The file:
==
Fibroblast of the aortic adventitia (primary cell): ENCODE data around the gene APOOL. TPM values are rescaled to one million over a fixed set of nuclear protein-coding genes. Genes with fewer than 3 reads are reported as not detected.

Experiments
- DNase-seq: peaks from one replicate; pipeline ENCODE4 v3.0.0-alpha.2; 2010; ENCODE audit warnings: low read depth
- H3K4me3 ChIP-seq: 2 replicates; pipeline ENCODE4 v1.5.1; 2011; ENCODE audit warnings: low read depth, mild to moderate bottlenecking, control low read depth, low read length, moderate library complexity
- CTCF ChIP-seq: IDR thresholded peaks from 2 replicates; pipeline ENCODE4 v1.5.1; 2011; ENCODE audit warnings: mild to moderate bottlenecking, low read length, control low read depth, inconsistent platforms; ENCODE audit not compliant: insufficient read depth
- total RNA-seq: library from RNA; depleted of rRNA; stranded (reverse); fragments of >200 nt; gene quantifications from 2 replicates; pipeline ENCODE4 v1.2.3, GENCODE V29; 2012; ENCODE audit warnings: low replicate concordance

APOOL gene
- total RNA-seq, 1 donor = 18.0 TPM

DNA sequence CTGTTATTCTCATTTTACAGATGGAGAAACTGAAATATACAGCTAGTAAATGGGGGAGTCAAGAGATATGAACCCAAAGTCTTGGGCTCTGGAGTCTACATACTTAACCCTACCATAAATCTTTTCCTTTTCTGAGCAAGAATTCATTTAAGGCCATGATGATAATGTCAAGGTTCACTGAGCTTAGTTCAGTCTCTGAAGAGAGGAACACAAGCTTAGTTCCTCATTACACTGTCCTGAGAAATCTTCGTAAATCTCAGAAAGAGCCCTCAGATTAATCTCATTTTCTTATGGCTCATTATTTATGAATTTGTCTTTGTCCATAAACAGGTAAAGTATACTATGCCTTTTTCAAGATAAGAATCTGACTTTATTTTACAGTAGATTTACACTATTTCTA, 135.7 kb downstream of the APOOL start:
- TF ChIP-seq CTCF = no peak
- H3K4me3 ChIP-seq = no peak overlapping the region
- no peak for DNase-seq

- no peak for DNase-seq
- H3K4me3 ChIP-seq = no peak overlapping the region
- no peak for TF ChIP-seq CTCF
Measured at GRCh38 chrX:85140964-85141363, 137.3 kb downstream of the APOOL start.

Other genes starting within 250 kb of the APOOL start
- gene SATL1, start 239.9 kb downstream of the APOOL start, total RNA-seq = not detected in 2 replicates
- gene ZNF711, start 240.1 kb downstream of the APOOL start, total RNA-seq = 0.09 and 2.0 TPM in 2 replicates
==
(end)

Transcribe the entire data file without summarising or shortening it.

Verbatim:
Fibroblast of the aortic adventitia (primary cell): ENCODE data around the gene APOOL. TPM values are rescaled to one million over a fixed set of nuclear protein-coding genes. Genes with fewer than 3 reads are reported as not detected.

Experiments
- DNase-seq: peaks from one replicate; pipeline ENCODE4 v3.0.0-alpha.2; 2010; ENCODE audit warnings: low read depth
- H3K4me3 ChIP-seq: 2 replicates; pipeline ENCODE4 v1.5.1; 2011; ENCODE audit warnings: low read depth, mild to moderate bottlenecking, control low read depth, low read length, moderate library complexity
- CTCF ChIP-seq: IDR thresholded peaks from 2 replicates; pipeline ENCODE4 v1.5.1; 2011; ENCODE audit warnings: mild to moderate bottlenecking, low read length, control low read depth, inconsistent platforms; ENCODE audit not compliant: insufficient read depth
- total RNA-seq: library from RNA; depleted of rRNA; stranded (reverse); fragments of >200 nt; gene quantifications from 2 replicates; pipeline ENCODE4 v1.2.3, GENCODE V29; 2012; ENCODE audit warnings: low replicate concordance

APOOL gene
- total RNA-seq, 1 donor = 18.0 TPM

DNA sequence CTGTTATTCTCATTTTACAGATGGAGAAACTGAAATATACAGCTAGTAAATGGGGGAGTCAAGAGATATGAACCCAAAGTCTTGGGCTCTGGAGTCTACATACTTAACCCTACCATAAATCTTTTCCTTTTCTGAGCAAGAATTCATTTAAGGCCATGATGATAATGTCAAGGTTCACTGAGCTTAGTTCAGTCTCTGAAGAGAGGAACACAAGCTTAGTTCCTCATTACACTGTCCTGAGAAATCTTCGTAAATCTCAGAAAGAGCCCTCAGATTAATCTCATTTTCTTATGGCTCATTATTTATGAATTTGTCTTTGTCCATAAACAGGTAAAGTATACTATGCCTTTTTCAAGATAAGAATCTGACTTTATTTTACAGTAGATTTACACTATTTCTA, 135.7 kb downstream of the APOOL start:
- TF ChIP-seq CTCF = no peak
- H3K4me3 ChIP-seq = no peak overlapping the region
- no peak for DNase-seq

- no peak for DNase-seq
- H3K4me3 ChIP-seq = no peak overlapping the region
- no peak for TF ChIP-seq CTCF
Measured at GRCh38 chrX:85140964-85141363, 137.3 kb downstream of the APOOL start.

Other genes starting within 250 kb of the APOOL start
- gene SATL1, start 239.9 kb downstream of the APOOL start, total RNA-seq = not detected in 2 replicates
- gene ZNF711, start 240.1 kb downstream of the APOOL start, total RNA-seq = 0.09 and 2.0 TPM in 2 replicates